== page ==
Actress Joanne Dubach, who hails from Chesterton, plays a key role in one of the most important plays I've seen this season.
Dubach turns in a fine performance as Lydia, a young daughter who must come to terms with her mother's struggle with the onset of Alzheimer's disease in the Lookingglass Theatre production of "Still Alice," running through May 19.
Continuing its 25th anniversary season, Lookingglass Theatre Company presents this world premiere, adapted and directed by ensemble member Christine Mary Dunford, based on the novel by Lisa Genova.
Showcased in the intimate setting located inside Chicago's historic Water Tower Water Works, 821 N. Michigan Ave. at Pearson, the hour and 45-minute story is brilliantly presented by this cast of seven.
Based in Chicago, Professor Alice Howland is at the peak of her career studying the human brain when her own mind begins to falter. Fiercely independent, she battles to preserve her way of life, even as confusion clouds her thinking and her memory begins to fail. Heart-warming humor is contrasted by moments that are frightening and touch off an array of uncertain thoughts by an audience kept on the edge of their seats.
The play gives those watching a rare opportunity to get "inside the head" of someone experiencing Alzheimer's disease, while also securing a better understanding of the family experiencing the challenges of their loved one.
Lookingglass ensemble member Eva Barr delivers a riveting portrayal of the title, capturing her complicated character's qualities. She's opposite Mariann Mayberry, last seen as the lead in Steppenwolf's "Good People," in a stellar performance playing a seamless personification of Alice's tug-of-war inner mind.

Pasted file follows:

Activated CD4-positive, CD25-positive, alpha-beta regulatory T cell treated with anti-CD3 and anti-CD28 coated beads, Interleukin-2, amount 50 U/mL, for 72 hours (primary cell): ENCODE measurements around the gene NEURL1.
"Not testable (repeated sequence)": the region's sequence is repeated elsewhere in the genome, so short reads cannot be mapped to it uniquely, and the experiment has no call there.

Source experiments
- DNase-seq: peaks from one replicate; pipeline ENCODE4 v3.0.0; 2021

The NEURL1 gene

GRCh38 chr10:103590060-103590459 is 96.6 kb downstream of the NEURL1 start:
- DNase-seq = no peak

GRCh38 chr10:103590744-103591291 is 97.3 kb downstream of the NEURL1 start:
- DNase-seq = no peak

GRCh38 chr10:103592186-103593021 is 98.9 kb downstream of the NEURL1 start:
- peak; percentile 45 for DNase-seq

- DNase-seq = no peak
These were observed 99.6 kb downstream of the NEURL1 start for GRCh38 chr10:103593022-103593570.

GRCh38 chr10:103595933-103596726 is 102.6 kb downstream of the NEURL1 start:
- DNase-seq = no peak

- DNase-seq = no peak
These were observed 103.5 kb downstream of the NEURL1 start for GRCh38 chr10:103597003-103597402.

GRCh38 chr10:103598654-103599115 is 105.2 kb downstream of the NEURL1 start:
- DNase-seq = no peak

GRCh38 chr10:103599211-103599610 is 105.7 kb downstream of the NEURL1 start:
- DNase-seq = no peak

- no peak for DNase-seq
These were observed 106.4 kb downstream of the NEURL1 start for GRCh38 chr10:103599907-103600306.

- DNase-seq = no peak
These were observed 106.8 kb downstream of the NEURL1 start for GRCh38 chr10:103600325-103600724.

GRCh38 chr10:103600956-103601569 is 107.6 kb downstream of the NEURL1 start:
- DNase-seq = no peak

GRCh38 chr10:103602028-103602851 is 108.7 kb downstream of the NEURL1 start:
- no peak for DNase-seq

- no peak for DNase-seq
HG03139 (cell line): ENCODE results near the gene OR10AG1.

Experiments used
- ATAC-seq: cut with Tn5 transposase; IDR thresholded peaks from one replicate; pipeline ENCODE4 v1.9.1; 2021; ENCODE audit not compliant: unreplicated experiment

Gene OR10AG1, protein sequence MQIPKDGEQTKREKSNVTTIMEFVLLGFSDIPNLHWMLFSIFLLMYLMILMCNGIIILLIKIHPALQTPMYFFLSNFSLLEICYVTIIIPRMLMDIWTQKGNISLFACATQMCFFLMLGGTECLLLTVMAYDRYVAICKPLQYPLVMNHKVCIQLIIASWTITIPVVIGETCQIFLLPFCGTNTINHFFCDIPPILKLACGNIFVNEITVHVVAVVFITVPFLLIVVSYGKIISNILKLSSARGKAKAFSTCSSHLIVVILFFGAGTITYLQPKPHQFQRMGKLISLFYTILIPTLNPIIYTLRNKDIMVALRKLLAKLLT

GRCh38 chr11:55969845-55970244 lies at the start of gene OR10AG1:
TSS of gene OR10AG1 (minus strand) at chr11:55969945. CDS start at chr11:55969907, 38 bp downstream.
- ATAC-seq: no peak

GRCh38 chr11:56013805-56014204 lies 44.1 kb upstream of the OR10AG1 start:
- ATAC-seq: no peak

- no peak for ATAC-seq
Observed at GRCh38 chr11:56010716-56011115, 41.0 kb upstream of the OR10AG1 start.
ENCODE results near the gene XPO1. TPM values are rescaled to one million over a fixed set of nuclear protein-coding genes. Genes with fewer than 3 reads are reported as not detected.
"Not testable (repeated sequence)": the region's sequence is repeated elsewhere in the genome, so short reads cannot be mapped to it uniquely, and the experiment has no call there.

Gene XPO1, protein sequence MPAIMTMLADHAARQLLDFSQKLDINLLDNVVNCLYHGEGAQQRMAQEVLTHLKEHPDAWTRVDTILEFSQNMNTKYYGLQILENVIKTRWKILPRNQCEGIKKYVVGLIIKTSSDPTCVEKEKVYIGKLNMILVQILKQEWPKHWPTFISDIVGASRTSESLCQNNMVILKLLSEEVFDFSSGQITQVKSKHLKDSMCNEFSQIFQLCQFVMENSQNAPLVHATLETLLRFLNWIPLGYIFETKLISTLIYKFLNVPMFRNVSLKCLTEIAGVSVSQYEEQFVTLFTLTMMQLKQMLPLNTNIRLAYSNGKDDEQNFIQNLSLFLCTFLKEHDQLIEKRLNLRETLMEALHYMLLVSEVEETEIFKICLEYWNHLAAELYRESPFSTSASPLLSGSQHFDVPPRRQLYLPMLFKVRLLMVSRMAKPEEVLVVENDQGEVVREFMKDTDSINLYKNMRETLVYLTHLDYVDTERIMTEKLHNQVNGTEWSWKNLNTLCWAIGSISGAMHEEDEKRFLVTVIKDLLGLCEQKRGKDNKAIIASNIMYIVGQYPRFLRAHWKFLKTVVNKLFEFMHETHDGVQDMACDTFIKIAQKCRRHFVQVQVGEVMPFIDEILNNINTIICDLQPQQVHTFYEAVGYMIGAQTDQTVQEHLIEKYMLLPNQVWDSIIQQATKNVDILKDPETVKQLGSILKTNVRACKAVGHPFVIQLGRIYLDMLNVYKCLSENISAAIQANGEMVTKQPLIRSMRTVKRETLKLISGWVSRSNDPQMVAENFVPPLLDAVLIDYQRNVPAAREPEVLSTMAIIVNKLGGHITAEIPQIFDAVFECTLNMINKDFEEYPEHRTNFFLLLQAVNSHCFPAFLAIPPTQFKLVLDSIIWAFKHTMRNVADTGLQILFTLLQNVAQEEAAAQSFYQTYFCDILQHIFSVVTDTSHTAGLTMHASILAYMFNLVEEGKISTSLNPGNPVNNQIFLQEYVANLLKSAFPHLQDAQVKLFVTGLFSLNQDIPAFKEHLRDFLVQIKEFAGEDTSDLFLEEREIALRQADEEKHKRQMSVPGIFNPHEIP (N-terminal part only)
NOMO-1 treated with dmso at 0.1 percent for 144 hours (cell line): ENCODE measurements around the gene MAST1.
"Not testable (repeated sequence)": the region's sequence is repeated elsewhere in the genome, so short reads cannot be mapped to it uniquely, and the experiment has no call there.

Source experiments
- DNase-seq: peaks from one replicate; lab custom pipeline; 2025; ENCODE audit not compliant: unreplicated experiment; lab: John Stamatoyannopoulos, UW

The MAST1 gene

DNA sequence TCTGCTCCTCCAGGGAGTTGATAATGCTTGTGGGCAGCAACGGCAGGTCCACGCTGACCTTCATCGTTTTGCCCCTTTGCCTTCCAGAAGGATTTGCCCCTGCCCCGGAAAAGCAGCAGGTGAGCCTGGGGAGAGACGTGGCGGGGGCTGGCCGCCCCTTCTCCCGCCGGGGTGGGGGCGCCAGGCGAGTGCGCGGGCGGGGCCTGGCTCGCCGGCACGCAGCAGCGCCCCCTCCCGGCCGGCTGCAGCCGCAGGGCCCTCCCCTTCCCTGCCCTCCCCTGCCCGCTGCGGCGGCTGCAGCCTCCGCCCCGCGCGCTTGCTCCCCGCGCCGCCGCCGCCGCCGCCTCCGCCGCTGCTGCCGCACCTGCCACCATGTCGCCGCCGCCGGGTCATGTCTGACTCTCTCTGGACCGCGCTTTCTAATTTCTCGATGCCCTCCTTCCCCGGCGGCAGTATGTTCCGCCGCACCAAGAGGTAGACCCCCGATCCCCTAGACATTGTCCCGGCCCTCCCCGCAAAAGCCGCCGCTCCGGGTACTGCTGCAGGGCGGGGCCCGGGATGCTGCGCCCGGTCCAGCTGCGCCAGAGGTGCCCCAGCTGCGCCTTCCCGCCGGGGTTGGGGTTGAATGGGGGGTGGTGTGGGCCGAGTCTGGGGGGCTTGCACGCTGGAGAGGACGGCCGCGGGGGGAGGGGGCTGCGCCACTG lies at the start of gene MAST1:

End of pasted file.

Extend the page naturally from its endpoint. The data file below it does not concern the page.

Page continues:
Ensemble member Tracy Walsh stars as Doctor Tamara and the always solid Cliff Chamberlain plays the devoted son Thomas opposite Dubach as his sister makes this family story ring with even more resonance. Christopher Donahue does a great job as the lead's fellow professor husband, who must balance his father and husband roles with his professional obligations.
I'm told Dunford's adaptation of the novel "Still Alice" was inspired, in part, by her longtime work with The Memory Ensemble, which she co-founded with The Northwestern Cognitive Neurology and Alzheimer's Disease Center (CNADC).
The creative team for "Still Alice" includes ensemble member John Musial with a stark and very effective scenic design. Artistic Associate Alison Siple captures the costuming and Mike Durst hits all of the marks with lighting coupled with artistic associate Rick Sims' sound/composition and Mike Tutaj's Projections.
Tickets are $36 to $70 with a limited number of student tickets available the day of the show for $20 with valid student ID. FYI: lookingglasstheatre.org or (312) 337-0665. Discounted parking is available for Lookingglass patrons at both the nearby John Hancock Center and Olympia Centre Self Park (161 E. Chicago Ave.) for $10.